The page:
On the other hand, new translations are not always accurate, in that some simplification occurs and the original meaning may be lost. Besides, publishers believe it is cheaper to re-translate a book by assigning it to a “newbie” translator, instead of updating and improving upon an existing version in Hebrew.

Overall, new translations have a higher potential of remaining faithful to the original due to a better level of understanding, but this task still needs to be carried out by experienced translators who will be able to provide a suitable version of classic books to contemporary Hebrew readers.

What’s in a Name? ― “Re-translations have to improve upon previous translations; otherwise they’ll be criticized,” she assures. Mentioning one popular example, referring to it as the "Call me Ishmael" syndrome, Inga points to the re-translation ofHerman Melville's “Moby Dick” and the fact that the version published recently did not stand out when compared to the older version―at least not under a positive light. 

“The opening line ‘Call me Ishmael’ was changed in Hebrew into ‘My name is Ishmael,’” she says, explaining the strong differences between the classic and the new translation: The main character’s request to be called Ishmael did not necessarily mean it was his real name; therefore, the ambiguity was lost in the contemporary Hebrew version. 

"I read that first line, closed the book and put it away," she confesses. 

Case Study ― Inga went on to compare her rendition of Ayn Rand's "The Fountainhead" with the classic translation that existed in Hebrew, which was made available in 1954. It had remained in circulation until the current publisher bought the rights to the new version.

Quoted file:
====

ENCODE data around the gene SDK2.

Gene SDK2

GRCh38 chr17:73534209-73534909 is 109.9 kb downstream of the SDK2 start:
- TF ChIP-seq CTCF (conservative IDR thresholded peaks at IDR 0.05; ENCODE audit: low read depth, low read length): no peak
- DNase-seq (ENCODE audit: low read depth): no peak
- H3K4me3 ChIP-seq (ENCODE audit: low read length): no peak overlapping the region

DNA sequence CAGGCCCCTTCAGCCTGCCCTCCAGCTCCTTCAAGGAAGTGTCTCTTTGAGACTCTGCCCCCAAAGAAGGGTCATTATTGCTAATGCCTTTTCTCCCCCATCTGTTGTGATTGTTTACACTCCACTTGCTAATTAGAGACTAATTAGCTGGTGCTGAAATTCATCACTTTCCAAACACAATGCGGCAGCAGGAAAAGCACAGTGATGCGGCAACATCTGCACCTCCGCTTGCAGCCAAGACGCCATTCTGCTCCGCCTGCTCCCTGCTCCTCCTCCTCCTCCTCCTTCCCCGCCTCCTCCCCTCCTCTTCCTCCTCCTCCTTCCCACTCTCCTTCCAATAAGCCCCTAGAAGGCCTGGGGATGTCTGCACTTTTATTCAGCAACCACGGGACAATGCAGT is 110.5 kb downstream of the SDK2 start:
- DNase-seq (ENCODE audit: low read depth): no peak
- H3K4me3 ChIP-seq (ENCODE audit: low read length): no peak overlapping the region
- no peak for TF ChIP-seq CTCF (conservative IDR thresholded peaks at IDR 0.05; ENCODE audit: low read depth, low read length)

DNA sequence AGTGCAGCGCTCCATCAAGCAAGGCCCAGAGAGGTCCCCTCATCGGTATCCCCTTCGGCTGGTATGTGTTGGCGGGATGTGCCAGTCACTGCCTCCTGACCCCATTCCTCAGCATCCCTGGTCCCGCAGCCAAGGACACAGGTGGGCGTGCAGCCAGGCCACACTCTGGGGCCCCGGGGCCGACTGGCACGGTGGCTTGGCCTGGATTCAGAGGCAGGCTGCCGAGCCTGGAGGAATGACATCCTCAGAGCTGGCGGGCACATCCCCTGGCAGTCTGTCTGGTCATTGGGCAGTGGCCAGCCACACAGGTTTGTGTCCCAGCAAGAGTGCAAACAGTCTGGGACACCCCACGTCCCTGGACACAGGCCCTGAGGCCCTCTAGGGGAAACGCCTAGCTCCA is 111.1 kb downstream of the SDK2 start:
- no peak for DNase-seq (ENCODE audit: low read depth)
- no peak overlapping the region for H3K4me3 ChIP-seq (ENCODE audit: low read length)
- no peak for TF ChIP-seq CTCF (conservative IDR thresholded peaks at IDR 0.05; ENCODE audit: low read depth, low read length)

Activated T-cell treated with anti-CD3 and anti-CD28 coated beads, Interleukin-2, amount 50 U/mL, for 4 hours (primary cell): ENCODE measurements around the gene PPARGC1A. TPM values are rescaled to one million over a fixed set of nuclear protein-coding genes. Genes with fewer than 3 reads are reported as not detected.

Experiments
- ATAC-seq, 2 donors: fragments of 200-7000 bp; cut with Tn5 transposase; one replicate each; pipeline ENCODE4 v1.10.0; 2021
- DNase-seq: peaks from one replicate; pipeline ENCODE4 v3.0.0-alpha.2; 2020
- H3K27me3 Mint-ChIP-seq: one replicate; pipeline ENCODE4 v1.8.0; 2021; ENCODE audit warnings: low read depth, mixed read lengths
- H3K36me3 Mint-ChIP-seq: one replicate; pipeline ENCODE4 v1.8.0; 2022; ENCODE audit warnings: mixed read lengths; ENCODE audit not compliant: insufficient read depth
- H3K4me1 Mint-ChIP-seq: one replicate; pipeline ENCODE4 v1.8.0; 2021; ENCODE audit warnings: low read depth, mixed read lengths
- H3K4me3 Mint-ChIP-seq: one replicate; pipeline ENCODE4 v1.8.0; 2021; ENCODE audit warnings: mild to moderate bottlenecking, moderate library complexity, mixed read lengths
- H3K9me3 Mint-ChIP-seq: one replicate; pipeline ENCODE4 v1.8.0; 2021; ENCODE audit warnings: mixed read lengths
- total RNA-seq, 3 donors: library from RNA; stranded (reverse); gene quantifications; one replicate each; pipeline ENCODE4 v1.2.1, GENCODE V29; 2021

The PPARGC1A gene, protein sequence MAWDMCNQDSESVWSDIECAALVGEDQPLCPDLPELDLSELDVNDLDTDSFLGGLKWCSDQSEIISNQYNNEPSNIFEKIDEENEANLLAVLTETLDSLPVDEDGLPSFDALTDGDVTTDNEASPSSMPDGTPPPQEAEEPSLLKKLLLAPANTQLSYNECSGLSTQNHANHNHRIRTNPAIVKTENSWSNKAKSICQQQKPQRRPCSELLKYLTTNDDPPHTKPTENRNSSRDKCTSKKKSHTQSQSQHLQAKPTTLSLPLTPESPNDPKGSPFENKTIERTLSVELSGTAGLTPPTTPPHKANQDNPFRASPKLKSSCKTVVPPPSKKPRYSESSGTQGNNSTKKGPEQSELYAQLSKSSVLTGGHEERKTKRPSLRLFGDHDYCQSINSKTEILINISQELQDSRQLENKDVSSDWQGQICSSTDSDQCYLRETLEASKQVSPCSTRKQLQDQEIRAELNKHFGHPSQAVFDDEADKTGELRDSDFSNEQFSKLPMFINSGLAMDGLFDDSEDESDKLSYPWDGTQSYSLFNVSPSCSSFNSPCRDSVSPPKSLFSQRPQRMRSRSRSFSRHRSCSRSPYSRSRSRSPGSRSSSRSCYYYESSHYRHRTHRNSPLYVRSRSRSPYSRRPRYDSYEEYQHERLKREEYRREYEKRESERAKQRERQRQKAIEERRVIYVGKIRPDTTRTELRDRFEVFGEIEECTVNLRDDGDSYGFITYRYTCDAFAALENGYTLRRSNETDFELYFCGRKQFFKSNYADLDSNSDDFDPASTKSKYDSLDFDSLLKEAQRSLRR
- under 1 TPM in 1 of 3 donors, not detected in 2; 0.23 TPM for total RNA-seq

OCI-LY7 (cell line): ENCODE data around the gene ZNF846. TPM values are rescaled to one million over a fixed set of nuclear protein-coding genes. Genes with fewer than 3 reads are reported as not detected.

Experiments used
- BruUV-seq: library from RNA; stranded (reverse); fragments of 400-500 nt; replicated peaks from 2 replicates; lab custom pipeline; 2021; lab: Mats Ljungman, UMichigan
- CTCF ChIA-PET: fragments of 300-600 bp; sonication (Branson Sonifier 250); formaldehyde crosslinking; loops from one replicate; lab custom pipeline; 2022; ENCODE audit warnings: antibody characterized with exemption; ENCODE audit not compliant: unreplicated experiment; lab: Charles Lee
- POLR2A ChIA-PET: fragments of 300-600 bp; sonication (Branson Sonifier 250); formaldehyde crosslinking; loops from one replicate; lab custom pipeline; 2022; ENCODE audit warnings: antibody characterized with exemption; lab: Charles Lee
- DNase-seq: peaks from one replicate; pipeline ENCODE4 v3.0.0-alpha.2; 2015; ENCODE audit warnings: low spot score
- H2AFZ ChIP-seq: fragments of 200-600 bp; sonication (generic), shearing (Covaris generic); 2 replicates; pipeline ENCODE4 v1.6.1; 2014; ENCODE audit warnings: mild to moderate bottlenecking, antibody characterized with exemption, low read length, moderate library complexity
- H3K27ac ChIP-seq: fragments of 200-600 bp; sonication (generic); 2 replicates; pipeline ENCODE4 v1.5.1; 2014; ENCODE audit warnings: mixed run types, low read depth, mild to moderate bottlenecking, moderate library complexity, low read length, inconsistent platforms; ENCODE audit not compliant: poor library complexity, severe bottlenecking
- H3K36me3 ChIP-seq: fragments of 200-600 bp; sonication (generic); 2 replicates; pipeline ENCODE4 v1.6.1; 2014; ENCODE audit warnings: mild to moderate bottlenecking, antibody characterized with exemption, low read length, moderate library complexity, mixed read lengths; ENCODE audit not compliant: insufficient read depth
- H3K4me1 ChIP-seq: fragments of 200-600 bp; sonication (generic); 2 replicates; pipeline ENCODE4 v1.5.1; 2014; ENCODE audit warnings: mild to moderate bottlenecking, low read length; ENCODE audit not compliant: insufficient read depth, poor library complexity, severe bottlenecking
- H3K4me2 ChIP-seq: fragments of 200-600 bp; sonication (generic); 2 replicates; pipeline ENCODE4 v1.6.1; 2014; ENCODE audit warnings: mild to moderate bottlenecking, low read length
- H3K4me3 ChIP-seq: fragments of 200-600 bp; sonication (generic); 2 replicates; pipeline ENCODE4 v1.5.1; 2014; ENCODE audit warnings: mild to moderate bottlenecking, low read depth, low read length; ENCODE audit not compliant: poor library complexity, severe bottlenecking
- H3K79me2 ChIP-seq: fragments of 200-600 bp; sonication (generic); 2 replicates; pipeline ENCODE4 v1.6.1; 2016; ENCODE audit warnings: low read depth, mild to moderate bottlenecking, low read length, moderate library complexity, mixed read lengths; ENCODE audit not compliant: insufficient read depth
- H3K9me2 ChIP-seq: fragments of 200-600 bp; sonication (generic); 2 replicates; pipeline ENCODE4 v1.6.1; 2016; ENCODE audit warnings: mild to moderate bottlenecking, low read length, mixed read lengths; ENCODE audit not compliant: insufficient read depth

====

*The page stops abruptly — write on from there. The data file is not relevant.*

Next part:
She did not refer to it during her translation process, since her goal was to provide a new, fresh version. "I get the edited version of the book before it is published and usually have the last say,” she says. “Not in the name of the book, though."

However, when she revisited the old translation she had read in school in order to add examples to the presentation, she was able to identify issues concerning the transcription of character names and wrong terminology, sometimes due to the lack of a word or concept in Hebrew, while in other instances it was a case of misunderstanding the original message:

  • "Dandruff" was translated as "fins" 
  • "Flaunted" became "taunted" 
  • "Pipe dream" was translated literally, thus losing its metaphorical meaning
  • "Contraceptives" became "preservatives" 
  • The previous translator felt the need to explain what "werewolves" were, but believed “vampires” were well-know to Hebrew readers
  • "Suckers" were rendered as "fools who are asking for someone to trick them" 
  • "Black tie or white tie" had a literal translation based on colors, not the kind of formal attire
  • Chapters 12 and 13 were combined and Chapter 14 became Chapter 13
  • "First Communion," a Christian rite of passage, was adapted into "Bar Mitzvah," which is not exactly a direct counterpart in Jewish tradition, while "sacrament" could have been a more neutral option

All in all, the new translation was widely praised and even the followers of Ayn Rand's objectivism called Inga to compliment her in the quality of her work. "I always ask the editor, 'Why are we doing this again?' And they usually say, "Because I love these books.'"